In the first example, procaine penicillin, an aqueous vehicle containing the soluble components (such as lecithin, sodium citrate, povidone, and polyoxyethylene sorbitan monooleate) is filtered through a 0.22-p.m membrane filter, heat sterilized, and transferred into a presterilized mixing-filling tank. The sterile antibiotic powder, which has previously been produced by freeze-drying, sterile crystallization, or spray-drying is aseptically added to the sterile solution while mixing. After all tests have been completed on the bulk formulation, it is aseptically filled.

An example of the second method of parenteral suspension preparation is testosterone suspension. Here, the vehicle is prepared and sterile filtered. The testosterone is dissolved separately in acetone and sterile filtered. The testosterone-acetone solution is aseptically added to the sterile vehicle, causing the testosterone to crystallize. The resulting suspension is then diluted with sterile vehicle, mixed, the crystals allowed to settle, and the supernatant solution siphoned off. This procedure is repeated several times until all the acetone has been removed. The suspension is then brought to volume and filled in the normal manner.

The critical nature of the flow properties of parenteral suspensions becomes apparent when one remembers that these products are frequently administered through 1-in. or longer needles having internal diameters in the range of only 300 to 600 mm. In addition, microscopic examination shows a very rough interior needle surface, further hindering flow. The flow properties of parenteral suspensions are usually characterized on the basis of syringeability or injectability. The term "syringeability" refers to the handling characteristics of a suspension while drawing it into and manipulating it in a syringe. Syringeability includes characteristics such as ease of withdrawal from the container into the syringe, clogging and foaming tendencies, and accuracy of dose measurement. The term "injectability" refers to the properties of the suspension during injection; it includes such factors as pressure or force required for injection, evenness of flow, aspiration qualities, and freedom from clogging. The syringeability and injectability characteristics of a suspension are closely related to viscosity and particle characteristics.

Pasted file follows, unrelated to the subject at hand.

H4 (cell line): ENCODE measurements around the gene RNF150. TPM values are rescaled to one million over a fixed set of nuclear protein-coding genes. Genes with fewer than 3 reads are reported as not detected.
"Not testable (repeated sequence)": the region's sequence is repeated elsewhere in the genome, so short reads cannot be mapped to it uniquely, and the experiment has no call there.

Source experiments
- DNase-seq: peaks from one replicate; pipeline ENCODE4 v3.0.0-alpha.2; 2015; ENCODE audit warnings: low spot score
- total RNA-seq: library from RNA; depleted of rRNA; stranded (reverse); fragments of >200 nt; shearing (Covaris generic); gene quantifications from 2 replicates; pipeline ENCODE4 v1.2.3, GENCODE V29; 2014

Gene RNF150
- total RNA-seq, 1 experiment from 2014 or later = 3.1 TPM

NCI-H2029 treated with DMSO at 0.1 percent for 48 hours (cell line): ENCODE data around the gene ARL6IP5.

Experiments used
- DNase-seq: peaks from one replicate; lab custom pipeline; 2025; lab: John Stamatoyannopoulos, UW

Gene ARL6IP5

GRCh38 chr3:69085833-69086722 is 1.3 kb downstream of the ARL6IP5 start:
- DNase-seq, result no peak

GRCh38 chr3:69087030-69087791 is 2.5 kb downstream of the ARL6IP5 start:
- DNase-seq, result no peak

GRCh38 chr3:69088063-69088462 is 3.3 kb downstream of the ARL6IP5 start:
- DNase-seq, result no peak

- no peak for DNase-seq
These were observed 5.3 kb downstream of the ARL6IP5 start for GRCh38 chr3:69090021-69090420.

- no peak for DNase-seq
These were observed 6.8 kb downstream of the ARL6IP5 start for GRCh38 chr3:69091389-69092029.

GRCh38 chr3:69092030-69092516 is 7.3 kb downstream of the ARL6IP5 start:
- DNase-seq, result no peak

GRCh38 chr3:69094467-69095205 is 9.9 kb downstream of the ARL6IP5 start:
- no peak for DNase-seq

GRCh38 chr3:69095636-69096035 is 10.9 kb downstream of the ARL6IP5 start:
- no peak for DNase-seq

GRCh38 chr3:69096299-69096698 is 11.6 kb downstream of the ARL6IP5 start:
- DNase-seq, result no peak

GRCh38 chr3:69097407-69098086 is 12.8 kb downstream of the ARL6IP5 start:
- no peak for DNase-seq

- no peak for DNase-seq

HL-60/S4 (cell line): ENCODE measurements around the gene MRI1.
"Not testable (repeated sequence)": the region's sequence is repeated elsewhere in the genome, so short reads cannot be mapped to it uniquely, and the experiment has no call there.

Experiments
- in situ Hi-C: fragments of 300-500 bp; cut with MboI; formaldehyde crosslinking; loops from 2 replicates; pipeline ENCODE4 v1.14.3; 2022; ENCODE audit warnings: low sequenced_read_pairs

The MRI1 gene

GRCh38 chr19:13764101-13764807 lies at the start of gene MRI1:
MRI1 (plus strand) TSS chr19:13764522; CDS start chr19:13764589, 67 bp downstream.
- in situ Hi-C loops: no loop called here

An emulsion is a dispersion of one immiscible liquid in another. This inherently unstable system is made possible through the use of an emulsifying agent, which prevents coalescence of the dispersed droplets. Parenteral emulsions have been used for several purposes, including (i) w/o emulsions of allergenic extracts (given subcutaneously) and (ii) o/w sustained-release depot preparations (given intramuscularly). Formulation options are severely restricted through a very limited selection of stabilizers and emulsifiers, primarily owing to the dual constraints of autoclave sterilization and parenteral injection. Additionally, unwanted physiological effects (e.g., pyrogenic reaction and hemolysis) have further limited the use of IV emulsions.

An increasingly popular class of IV emulsions is lipid emulsions. These preparations have been available in Europe and the United States for over 25 years. Fat is transported in the bloodstream as small droplets called chylomicra. Chylomicra are 0.5 to 1.0 mm spheres consisting of a central core of triglycerides and an outer layer of phospholipids. IV fat emulsions usually contain 10% oil, although they may range up to 20% (Table 3). These emulsions yield triglycerides that provide essential fatty acids and calories during total parenteral nutrition of patients who are unable to absorb nutrients through the gastrointestinal tract. The products commercially available in the United States range from 0.1 to 0.5 mm and have a pH of 5.5 to 8 (blood plasma has a pH of 7.4). Glycerol is commonly added to make the product isotonic. IV lipid emulsions are usually administered in combination with dextrose and amino acids. Drugs are generally not added to these admixtures, with common exceptions being heparin, insulin, and ranitidine.

Dry Powders

Many drugs are too unstable—physically or chemically—in an aqueous medium to allow formulation as a solution, suspension, or emulsion. Instead, the drug is formulated as a dry powder that is reconstituted by addition of water before administration. The reconstituted product is usually an aqueous solution; however, occasionally it may be an aqueous suspension (e.g., ampicillin trihydrate and spectinomycin hydrochloride are sterile powders that are reconstituted to form a sterile suspension).

Table 3 IV Fat Emulsions Composition in % (w/v)


(g/100 mL) Intralipida Liposyn IIb Infonutrolc Lipofundind Liphysane

Table 3 IV Fat Emulsions Composition in % (w/v)


(g/100 mL) Intralipida Liposyn IIb Infonutrolc Lipofundind Liphysane